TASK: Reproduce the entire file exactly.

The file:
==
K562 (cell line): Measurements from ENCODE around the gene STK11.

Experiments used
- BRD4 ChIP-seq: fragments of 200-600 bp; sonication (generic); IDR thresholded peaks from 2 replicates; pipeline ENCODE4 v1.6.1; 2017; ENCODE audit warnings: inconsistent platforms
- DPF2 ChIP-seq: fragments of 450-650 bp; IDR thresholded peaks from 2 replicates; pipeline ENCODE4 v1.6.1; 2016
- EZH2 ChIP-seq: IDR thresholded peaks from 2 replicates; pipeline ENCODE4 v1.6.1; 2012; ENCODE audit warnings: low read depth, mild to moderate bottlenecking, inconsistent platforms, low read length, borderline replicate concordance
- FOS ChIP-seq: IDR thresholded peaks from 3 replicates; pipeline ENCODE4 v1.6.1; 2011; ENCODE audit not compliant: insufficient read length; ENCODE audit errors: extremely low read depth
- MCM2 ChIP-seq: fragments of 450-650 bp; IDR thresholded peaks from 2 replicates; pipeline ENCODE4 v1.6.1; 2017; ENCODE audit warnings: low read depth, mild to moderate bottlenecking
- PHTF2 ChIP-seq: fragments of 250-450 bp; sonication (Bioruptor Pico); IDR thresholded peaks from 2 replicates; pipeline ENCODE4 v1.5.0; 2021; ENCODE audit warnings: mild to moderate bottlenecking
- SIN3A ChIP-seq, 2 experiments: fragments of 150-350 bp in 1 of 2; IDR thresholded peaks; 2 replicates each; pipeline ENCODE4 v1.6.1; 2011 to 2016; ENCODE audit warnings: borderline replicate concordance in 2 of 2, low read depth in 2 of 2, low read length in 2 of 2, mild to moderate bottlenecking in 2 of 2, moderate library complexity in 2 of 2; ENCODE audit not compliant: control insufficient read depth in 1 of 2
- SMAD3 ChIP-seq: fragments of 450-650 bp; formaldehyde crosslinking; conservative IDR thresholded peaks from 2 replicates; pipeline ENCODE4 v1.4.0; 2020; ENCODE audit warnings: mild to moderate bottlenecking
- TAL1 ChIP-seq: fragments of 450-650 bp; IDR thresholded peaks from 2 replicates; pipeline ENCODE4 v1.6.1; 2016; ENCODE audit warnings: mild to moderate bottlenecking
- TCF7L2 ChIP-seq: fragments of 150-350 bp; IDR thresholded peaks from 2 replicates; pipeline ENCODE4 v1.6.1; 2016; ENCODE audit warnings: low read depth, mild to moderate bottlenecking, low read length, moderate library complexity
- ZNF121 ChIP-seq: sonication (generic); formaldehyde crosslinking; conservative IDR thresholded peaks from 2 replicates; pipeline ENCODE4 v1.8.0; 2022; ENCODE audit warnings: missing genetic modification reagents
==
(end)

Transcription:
K562 (cell line): Measurements from ENCODE around the gene STK11.

Experiments used
- BRD4 ChIP-seq: fragments of 200-600 bp; sonication (generic); IDR thresholded peaks from 2 replicates; pipeline ENCODE4 v1.6.1; 2017; ENCODE audit warnings: inconsistent platforms
- DPF2 ChIP-seq: fragments of 450-650 bp; IDR thresholded peaks from 2 replicates; pipeline ENCODE4 v1.6.1; 2016
- EZH2 ChIP-seq: IDR thresholded peaks from 2 replicates; pipeline ENCODE4 v1.6.1; 2012; ENCODE audit warnings: low read depth, mild to moderate bottlenecking, inconsistent platforms, low read length, borderline replicate concordance
- FOS ChIP-seq: IDR thresholded peaks from 3 replicates; pipeline ENCODE4 v1.6.1; 2011; ENCODE audit not compliant: insufficient read length; ENCODE audit errors: extremely low read depth
- MCM2 ChIP-seq: fragments of 450-650 bp; IDR thresholded peaks from 2 replicates; pipeline ENCODE4 v1.6.1; 2017; ENCODE audit warnings: low read depth, mild to moderate bottlenecking
- PHTF2 ChIP-seq: fragments of 250-450 bp; sonication (Bioruptor Pico); IDR thresholded peaks from 2 replicates; pipeline ENCODE4 v1.5.0; 2021; ENCODE audit warnings: mild to moderate bottlenecking
- SIN3A ChIP-seq, 2 experiments: fragments of 150-350 bp in 1 of 2; IDR thresholded peaks; 2 replicates each; pipeline ENCODE4 v1.6.1; 2011 to 2016; ENCODE audit warnings: borderline replicate concordance in 2 of 2, low read depth in 2 of 2, low read length in 2 of 2, mild to moderate bottlenecking in 2 of 2, moderate library complexity in 2 of 2; ENCODE audit not compliant: control insufficient read depth in 1 of 2
- SMAD3 ChIP-seq: fragments of 450-650 bp; formaldehyde crosslinking; conservative IDR thresholded peaks from 2 replicates; pipeline ENCODE4 v1.4.0; 2020; ENCODE audit warnings: mild to moderate bottlenecking
- TAL1 ChIP-seq: fragments of 450-650 bp; IDR thresholded peaks from 2 replicates; pipeline ENCODE4 v1.6.1; 2016; ENCODE audit warnings: mild to moderate bottlenecking
- TCF7L2 ChIP-seq: fragments of 150-350 bp; IDR thresholded peaks from 2 replicates; pipeline ENCODE4 v1.6.1; 2016; ENCODE audit warnings: low read depth, mild to moderate bottlenecking, low read length, moderate library complexity
- ZNF121 ChIP-seq: sonication (generic); formaldehyde crosslinking; conservative IDR thresholded peaks from 2 replicates; pipeline ENCODE4 v1.8.0; 2022; ENCODE audit warnings: missing genetic modification reagents